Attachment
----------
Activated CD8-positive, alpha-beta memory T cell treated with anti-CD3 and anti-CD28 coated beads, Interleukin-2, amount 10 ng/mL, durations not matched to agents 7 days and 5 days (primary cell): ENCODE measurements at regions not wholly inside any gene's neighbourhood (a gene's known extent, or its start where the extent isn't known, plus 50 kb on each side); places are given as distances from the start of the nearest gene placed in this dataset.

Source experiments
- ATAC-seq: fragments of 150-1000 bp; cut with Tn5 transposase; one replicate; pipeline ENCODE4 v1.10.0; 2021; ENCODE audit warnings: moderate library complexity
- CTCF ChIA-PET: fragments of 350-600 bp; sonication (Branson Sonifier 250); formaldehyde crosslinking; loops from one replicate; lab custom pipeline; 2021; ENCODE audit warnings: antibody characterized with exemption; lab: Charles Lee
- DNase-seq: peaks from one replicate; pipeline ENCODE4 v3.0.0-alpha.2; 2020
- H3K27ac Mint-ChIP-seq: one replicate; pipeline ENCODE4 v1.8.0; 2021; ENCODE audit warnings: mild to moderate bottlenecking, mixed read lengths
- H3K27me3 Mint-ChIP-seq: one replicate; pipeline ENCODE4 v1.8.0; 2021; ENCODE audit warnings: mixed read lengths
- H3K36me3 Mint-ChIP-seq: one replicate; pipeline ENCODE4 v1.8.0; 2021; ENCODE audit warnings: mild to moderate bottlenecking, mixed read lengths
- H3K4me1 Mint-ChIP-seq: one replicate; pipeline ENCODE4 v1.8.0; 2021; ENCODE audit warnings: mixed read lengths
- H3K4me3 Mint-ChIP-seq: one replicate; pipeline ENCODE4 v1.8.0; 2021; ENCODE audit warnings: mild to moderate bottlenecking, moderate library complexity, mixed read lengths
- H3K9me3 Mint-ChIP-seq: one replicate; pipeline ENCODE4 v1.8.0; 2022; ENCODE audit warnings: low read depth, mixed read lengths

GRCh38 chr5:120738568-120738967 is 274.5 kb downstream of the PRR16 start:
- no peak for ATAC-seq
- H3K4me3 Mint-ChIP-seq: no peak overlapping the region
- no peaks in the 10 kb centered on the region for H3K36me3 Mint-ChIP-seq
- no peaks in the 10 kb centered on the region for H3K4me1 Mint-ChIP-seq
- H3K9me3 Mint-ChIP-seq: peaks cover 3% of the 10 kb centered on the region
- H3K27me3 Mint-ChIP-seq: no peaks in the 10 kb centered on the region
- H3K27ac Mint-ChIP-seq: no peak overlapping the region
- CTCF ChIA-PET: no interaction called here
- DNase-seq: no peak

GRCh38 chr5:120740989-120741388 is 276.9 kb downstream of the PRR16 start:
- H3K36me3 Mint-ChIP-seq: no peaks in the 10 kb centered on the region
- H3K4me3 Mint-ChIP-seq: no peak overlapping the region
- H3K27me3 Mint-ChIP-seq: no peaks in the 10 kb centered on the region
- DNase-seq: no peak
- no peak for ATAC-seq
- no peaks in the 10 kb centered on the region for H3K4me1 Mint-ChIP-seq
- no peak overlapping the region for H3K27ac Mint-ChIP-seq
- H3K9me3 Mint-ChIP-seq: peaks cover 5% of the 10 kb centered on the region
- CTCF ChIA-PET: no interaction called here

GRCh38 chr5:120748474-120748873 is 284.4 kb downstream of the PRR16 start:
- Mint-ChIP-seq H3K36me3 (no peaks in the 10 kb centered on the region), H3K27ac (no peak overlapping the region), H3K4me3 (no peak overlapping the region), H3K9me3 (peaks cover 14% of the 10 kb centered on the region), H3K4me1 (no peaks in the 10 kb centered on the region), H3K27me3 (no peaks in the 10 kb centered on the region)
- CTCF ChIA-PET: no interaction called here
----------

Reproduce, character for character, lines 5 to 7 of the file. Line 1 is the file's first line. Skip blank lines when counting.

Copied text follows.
- DNase-seq: peaks from one replicate; pipeline ENCODE4 v3.0.0-alpha.2; 2020
- H3K27ac Mint-ChIP-seq: one replicate; pipeline ENCODE4 v1.8.0; 2021; ENCODE audit warnings: mild to moderate bottlenecking, mixed read lengths
- H3K27me3 Mint-ChIP-seq: one replicate; pipeline ENCODE4 v1.8.0; 2021; ENCODE audit warnings: mixed read lengths